Reasons to study Performance Practices MA at DMU:
- You will investigate both the creative and critical contexts of performance, taught by our internationally recognised staff who are practising artists and scholars
- Develop your writing, making and thinking by engaging with current contemporary performance practice and theory
- Establish professional links through placements with regional and national arts-based organisations
- Topics studied include the body in performance, audiences, spaces, narrative, memory, digital technologies and collaboration, and these are addressed from an interdisciplinary perspective
- Work with an energetic, research-active staff team with international profiles in contemporary performance practices
The course aims to foster creative and performance skills, theoretical knowledge and research skills appropriate to contemporary performance practices, and is designed for those wishing to develop themselves as independent artists, practitioner-researchers, scholarly researchers and reflective practitioners. It is also suitable for professional artists and educators who wish to reinvigorate their practices and deepen their engagement in performance making.
This programme will assist in developing your skills and knowledge towards achieving your goals; whether it is to become a teacher or performer, start your own company, or pursue further study. It will allow you to gain real life experience through a range of opportunities offered by the industry through our links with local and national organisations.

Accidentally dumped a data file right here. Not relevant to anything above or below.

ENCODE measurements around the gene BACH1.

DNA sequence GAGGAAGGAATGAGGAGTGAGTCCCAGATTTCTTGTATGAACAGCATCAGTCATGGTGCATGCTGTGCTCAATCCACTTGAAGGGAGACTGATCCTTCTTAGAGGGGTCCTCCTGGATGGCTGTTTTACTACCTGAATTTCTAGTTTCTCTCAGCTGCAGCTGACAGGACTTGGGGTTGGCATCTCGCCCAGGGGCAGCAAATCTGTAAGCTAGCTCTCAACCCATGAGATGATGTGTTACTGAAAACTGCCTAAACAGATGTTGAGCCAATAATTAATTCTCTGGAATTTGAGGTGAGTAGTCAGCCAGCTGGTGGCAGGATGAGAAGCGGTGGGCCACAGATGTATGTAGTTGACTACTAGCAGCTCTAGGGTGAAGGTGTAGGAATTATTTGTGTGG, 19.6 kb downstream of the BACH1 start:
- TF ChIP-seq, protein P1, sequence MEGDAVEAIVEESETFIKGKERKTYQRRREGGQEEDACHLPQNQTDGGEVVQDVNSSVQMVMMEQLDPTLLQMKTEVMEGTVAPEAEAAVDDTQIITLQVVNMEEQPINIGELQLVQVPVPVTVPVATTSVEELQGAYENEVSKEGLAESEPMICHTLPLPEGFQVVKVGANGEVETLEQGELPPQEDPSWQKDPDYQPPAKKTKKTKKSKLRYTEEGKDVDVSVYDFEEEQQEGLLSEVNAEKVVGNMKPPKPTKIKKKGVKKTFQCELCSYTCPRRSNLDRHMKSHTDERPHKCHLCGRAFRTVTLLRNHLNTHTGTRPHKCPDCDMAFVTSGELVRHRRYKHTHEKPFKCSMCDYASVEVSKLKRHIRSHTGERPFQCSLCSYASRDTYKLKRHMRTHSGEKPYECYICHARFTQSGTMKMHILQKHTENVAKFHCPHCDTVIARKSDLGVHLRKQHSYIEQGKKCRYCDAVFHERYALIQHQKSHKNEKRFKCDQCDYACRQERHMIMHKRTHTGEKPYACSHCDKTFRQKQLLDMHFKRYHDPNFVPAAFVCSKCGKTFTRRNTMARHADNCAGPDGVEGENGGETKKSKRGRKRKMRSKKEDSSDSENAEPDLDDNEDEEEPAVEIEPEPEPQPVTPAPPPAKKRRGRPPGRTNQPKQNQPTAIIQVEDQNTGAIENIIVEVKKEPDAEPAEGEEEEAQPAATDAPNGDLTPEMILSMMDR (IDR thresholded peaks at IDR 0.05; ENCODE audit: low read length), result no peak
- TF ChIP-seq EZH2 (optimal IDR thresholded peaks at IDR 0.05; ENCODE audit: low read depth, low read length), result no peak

There is some flexibility in module choice, so that you may broaden existing skills and/or develop new skills that complement your programme specific studies. You may choose to study a module from another similar programme or to undertake placements, further preparing you for employment in a range of contexts.
Structure and assessment
Gives the opportunity to work with a professional practitioner/ artist relevant to professional level UK and international contemporary practice. You will work as an ensemble to develop interdisciplinary work for public performance. This work will enable you to develop artistic and collaborative strategies and methodologies.
Research into Performance
Engages specifically with critical, theoretical and methodological approaches to research into performance. It addresses strategies and methods used by practitioner-researchers; critical vocabularies; ethics; the purposes and contexts of research and the perspective of the researcher.
Develops an approach to the study of performance in relation to a range of perspectives from C20 and C21 practitioners, theorists and philosophers. Areas of study are approached from an interdisciplinary perspective.
Enables you as an artist to re-investigate your creative processes in studio/laboratory contexts. The module considers issues and practices key to current performance making
Taught modules that you can choose to study are:
Education and the Arts
Explores arts education in both formal and informal educational settings. It is concerned with dialogic relationships between education and the arts in a range of contexts including schools, arts and cultural organisations and community settings.